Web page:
Three of the four pop-up archival satellite tags deployed revealed a startling pattern in the sharks’ journeys (the fourth malfunctioned, leaving its subject’s whereabouts a mystery). When Smale downloaded the dive profiles recorded by the satellite, a vertical line marking each dive zigzagged across the screen. The sawtooth pattern it formed was characteristic of a shark ‘bounce-diving’ through the water column. The tiger sharks were conducting frequent dives to more than 300 metres, constantly moving from the surface to the seafloor and up again. One shark even descended below 800 metres, breaking its tagged Hawaiian cousin’s record for maximum swimming depth by a factor of almost three.
Aside from revealing an incredible diving aptitude, these results show that the animals travel through temperatures that vary by as much as 10 °C, suggesting that the tiger shark is not confined to being a ‘warm-water and tropical’ species as was previously thought. Utilising the entire water column, especially in the open ocean where food is scarce, is like hunting in 3D rather than 2D. It allows the shark to pick up the scent trails and other signals of potential prey across the whole ocean larder, instead of being confined to a single shelf.
Similar bounce-diving behaviour was observed by Dicken via a boat-based receiver. He conducted multiple daytime tracks of tigers using continuous pinger tags that transmitted depth and temperature information about the sharks being tracked to the boat. Subsequently, the team stalked a tiger shark for 24 hours. This added a new dimension to the study and gave immediate insight into how different individuals utilise the reef. It also turned up surprises of a different sort. At one stage, the shark swam beneath all 10 recreational dive boats without being seen. Despite its species’ reputation, this particular individual proved to be docile and wary, and if anything, felt threatened by the presence of the divers.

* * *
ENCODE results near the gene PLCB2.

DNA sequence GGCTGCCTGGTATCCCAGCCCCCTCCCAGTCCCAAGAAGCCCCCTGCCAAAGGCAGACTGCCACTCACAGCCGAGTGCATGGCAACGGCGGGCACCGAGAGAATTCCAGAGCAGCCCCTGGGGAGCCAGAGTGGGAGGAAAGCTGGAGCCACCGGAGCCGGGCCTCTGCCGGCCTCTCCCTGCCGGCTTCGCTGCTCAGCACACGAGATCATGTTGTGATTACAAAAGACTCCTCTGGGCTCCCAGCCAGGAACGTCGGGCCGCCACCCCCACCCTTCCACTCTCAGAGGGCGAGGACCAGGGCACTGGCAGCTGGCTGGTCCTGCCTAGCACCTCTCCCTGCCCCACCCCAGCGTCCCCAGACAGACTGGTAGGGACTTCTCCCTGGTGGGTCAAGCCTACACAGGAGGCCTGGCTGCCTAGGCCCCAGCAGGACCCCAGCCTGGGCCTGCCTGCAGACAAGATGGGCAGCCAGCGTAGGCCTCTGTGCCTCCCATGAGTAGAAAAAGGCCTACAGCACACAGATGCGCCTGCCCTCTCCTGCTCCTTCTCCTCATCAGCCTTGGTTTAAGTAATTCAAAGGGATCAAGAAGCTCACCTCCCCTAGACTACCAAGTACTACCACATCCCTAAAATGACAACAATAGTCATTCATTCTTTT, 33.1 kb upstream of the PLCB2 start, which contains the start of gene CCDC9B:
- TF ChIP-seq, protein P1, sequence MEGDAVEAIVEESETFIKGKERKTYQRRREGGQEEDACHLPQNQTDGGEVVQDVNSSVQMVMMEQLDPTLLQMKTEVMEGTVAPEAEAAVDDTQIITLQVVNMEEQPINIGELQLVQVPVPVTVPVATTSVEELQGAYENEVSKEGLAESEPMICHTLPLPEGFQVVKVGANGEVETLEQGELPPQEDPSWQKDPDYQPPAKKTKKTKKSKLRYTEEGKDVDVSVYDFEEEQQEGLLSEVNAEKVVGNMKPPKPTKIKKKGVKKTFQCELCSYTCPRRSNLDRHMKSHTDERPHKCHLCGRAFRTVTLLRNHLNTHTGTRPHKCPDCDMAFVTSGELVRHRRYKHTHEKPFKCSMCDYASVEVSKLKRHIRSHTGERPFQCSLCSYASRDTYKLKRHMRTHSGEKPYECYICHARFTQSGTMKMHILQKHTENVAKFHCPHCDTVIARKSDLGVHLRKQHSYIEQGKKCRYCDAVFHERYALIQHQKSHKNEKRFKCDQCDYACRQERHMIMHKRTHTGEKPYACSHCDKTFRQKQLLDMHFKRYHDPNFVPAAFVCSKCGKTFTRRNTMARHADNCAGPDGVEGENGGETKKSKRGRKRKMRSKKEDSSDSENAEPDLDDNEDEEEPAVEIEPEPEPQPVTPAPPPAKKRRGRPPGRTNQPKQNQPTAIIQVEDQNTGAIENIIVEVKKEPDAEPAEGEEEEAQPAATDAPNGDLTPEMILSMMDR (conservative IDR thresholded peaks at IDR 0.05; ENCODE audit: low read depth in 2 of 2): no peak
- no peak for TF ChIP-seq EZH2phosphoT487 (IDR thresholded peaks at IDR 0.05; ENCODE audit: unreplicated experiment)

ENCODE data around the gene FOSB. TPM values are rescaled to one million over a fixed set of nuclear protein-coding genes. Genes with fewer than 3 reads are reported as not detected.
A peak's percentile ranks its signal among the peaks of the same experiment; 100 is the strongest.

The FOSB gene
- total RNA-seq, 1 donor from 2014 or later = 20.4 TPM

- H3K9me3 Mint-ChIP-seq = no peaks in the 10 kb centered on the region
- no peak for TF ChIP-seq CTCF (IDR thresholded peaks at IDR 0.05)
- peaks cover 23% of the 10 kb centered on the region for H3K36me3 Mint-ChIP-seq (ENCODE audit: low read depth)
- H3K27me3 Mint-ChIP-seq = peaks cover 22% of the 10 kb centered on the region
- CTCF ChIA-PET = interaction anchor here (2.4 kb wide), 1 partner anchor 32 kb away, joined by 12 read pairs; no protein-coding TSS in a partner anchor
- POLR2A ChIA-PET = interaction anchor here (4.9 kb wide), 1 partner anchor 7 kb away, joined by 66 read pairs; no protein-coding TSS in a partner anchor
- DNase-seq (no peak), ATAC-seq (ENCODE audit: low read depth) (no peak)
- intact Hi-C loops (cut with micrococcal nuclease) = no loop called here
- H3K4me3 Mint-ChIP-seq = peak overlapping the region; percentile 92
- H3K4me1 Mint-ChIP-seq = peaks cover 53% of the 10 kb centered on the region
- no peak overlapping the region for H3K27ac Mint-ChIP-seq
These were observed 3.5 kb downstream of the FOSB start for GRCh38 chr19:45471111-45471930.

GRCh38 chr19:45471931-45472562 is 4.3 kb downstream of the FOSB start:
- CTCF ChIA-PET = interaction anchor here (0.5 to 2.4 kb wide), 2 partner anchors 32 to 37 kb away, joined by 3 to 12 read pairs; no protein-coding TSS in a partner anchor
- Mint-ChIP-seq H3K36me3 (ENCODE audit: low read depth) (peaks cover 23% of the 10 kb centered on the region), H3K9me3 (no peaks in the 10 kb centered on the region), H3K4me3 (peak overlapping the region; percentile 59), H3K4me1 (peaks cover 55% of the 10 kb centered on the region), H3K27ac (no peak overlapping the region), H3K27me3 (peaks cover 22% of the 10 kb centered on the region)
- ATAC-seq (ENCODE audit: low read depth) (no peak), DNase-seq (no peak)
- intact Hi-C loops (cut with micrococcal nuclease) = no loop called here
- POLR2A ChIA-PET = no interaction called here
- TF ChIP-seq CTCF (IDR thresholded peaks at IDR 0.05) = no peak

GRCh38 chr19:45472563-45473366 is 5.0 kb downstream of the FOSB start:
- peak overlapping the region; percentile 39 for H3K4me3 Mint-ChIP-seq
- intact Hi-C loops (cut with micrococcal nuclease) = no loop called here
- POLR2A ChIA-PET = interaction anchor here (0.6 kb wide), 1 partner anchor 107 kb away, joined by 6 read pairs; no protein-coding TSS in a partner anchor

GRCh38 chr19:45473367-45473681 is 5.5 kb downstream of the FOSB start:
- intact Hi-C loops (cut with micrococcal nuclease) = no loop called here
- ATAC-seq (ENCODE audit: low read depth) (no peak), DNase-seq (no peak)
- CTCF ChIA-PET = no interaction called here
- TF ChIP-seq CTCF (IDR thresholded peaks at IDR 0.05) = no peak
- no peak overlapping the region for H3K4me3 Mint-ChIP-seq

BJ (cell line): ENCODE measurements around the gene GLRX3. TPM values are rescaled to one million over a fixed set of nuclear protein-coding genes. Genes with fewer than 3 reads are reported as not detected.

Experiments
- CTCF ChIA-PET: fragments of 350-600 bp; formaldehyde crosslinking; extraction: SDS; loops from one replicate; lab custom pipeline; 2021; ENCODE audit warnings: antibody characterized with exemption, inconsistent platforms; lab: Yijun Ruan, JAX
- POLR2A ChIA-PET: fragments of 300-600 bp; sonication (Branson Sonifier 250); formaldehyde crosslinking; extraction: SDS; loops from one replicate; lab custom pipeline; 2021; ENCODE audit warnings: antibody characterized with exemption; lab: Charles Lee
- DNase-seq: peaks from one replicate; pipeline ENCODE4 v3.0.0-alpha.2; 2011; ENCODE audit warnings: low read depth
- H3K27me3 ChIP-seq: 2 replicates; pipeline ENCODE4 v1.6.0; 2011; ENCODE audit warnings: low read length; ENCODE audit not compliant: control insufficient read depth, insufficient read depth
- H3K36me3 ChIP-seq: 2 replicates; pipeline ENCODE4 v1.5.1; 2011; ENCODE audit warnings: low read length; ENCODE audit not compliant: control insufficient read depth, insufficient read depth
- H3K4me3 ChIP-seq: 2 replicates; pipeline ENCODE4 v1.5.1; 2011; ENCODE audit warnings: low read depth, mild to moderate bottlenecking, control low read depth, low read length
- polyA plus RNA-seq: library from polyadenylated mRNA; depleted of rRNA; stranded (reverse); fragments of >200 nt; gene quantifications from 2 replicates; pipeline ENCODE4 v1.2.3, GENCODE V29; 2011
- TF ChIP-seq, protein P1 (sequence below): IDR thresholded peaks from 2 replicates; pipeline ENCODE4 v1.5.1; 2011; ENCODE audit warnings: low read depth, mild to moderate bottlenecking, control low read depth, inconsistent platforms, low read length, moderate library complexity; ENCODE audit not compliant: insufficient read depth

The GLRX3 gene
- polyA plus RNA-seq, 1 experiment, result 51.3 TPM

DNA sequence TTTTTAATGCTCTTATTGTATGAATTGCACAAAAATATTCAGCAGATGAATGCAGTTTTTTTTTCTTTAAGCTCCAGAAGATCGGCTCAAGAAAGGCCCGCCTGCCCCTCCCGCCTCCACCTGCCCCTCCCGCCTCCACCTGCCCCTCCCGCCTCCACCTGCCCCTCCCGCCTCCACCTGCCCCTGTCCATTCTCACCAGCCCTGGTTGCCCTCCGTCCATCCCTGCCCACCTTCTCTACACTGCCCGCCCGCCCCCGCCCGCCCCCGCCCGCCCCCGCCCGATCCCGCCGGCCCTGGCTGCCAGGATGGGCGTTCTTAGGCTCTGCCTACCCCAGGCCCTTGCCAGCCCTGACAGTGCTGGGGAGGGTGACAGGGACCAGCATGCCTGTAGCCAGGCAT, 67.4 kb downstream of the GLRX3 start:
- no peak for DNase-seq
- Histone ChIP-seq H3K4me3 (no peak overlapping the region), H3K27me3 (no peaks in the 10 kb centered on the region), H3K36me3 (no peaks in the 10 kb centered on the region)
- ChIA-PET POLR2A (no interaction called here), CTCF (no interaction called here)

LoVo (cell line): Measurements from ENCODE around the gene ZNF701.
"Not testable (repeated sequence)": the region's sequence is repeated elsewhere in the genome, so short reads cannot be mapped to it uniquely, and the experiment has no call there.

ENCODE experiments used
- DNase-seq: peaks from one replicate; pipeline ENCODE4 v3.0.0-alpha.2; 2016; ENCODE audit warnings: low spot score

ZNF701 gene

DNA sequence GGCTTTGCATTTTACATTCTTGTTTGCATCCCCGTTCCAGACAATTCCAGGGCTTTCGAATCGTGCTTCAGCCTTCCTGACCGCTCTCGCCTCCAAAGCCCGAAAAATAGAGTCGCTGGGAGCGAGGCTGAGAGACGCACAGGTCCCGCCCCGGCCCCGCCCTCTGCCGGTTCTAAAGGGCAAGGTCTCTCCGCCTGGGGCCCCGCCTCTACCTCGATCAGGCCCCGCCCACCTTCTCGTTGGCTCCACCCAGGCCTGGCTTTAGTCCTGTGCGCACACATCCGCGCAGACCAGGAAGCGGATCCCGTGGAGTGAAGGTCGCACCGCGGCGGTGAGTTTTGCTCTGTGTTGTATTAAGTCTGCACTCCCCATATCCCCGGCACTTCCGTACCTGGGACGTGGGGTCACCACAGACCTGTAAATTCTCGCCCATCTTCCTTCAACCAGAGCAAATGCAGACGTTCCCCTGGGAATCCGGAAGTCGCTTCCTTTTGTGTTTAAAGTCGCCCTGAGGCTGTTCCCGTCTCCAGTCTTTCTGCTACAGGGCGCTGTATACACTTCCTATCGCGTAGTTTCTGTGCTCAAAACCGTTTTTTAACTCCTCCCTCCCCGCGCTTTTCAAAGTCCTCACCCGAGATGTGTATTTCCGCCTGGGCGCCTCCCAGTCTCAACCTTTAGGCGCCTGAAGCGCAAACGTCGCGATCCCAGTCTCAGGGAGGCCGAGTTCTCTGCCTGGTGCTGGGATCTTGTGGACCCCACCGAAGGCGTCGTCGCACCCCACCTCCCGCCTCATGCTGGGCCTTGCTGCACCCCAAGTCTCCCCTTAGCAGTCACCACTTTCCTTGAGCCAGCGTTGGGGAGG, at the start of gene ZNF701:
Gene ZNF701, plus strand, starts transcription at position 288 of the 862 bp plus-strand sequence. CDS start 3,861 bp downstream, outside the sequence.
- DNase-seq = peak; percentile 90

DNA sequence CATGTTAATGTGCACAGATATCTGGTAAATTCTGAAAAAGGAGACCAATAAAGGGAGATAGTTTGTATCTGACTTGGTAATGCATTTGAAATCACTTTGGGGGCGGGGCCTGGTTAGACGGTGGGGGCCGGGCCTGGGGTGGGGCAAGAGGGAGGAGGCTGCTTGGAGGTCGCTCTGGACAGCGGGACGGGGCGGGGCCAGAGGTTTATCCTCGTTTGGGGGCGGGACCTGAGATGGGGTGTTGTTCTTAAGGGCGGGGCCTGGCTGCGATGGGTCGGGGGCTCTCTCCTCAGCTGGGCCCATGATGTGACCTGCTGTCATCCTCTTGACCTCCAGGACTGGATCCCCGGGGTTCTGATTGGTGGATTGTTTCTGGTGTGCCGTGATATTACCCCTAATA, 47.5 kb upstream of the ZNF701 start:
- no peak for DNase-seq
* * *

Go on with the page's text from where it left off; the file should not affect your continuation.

Eighteen VR2 listening stations were deployed in a grid pattern within the Aliwal Shoal MPA. Acting as the ears of the reef, they recorded the movements of tagged sharks whenever they roamed the area. In March 2007, however, a gargantuan storm struck the coast, and its 14-metre waves and six metres of sediment erosion destroyed most of the stations and the precious data they harboured. The few units that survived revealed that sharks return to the area many times during the course of the day and come back in multiple years. In addition, the photographic identification catalogue (based on the unique patterns on the sharks’ dorsal and pectoral fins) is supporting Addison’s visual sightings of the tigers that return to the shoal each year. Much of the data still awaits analysis, holding promise of new discoveries.